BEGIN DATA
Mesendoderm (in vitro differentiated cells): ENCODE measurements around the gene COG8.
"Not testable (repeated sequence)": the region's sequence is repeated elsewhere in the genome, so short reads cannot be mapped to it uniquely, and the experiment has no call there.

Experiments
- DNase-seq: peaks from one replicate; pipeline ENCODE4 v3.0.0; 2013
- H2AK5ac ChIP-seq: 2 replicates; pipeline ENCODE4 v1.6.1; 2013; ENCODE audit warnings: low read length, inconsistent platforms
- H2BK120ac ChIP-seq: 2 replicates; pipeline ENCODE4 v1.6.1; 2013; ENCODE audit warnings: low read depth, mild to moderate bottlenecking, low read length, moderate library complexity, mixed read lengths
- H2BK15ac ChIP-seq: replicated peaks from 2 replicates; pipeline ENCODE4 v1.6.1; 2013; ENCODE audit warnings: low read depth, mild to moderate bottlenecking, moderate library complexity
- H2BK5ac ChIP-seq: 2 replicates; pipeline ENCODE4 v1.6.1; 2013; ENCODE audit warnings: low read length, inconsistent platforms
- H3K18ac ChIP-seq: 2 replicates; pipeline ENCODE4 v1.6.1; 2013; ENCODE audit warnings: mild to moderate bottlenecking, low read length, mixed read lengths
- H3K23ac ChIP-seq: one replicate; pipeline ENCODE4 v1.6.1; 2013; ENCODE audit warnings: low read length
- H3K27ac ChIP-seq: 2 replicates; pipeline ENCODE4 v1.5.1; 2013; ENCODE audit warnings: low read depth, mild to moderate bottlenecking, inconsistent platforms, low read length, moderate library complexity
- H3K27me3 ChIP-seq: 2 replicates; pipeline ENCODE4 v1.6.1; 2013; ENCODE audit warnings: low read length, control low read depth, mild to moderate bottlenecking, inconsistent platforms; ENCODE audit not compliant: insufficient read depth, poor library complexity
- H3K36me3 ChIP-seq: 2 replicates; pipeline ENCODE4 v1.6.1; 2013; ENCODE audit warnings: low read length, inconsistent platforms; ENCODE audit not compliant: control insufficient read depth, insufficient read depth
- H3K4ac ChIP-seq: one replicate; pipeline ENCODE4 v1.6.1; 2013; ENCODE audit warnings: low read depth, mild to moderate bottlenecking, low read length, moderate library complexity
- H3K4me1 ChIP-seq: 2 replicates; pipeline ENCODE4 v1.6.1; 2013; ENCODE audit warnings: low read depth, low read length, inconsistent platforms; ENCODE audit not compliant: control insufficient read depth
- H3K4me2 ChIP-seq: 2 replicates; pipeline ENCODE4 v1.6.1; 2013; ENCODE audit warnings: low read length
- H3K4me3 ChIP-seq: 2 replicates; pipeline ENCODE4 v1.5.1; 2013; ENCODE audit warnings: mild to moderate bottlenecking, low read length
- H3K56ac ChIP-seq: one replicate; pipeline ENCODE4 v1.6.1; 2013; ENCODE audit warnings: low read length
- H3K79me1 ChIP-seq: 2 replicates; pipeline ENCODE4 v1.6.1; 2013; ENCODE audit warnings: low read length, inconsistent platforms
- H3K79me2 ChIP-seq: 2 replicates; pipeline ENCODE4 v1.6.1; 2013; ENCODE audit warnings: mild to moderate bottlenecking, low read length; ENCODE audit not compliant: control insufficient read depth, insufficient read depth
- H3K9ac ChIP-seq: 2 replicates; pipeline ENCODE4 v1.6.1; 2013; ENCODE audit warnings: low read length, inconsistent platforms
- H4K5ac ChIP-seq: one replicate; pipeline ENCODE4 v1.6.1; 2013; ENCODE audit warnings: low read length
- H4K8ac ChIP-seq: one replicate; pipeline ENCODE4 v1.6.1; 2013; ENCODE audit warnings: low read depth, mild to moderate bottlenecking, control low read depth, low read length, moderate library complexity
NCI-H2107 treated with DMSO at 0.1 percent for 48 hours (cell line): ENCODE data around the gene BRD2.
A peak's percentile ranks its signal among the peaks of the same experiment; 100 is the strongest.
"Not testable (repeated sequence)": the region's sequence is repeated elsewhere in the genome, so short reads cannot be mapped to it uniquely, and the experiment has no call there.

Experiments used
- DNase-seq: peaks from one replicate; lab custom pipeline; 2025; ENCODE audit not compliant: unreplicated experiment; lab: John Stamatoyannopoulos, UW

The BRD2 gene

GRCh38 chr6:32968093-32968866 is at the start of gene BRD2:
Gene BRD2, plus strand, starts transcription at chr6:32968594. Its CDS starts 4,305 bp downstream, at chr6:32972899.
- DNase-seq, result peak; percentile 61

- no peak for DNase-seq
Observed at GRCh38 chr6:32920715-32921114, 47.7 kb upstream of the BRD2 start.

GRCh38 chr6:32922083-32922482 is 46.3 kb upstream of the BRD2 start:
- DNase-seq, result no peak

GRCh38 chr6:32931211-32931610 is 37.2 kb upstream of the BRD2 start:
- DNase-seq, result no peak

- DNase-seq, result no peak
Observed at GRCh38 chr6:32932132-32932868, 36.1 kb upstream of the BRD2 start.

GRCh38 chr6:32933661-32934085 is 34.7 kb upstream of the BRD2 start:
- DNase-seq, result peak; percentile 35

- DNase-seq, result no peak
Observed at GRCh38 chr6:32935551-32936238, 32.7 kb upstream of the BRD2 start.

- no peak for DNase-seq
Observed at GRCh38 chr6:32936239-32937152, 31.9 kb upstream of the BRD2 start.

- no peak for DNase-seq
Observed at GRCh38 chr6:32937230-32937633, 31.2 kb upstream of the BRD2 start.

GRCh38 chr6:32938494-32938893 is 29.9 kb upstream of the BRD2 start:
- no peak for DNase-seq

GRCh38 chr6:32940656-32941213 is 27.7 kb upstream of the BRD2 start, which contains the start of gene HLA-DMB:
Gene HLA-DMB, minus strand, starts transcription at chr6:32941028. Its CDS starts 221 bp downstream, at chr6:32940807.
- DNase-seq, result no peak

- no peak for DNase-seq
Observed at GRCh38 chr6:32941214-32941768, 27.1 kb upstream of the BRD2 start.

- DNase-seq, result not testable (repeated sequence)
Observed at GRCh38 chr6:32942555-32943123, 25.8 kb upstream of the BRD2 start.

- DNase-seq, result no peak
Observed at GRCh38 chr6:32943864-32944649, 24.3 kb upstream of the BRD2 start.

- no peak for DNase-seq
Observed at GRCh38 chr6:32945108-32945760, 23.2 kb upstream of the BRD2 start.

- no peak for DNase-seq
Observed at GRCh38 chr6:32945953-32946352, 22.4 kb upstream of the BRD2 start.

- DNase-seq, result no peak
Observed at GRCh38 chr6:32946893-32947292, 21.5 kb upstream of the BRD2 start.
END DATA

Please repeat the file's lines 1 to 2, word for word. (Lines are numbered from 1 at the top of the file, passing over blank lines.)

Mesendoderm (in vitro differentiated cells): ENCODE measurements around the gene COG8.
"Not testable (repeated sequence)": the region's sequence is repeated elsewhere in the genome, so short reads cannot be mapped to it uniquely, and the experiment has no call there.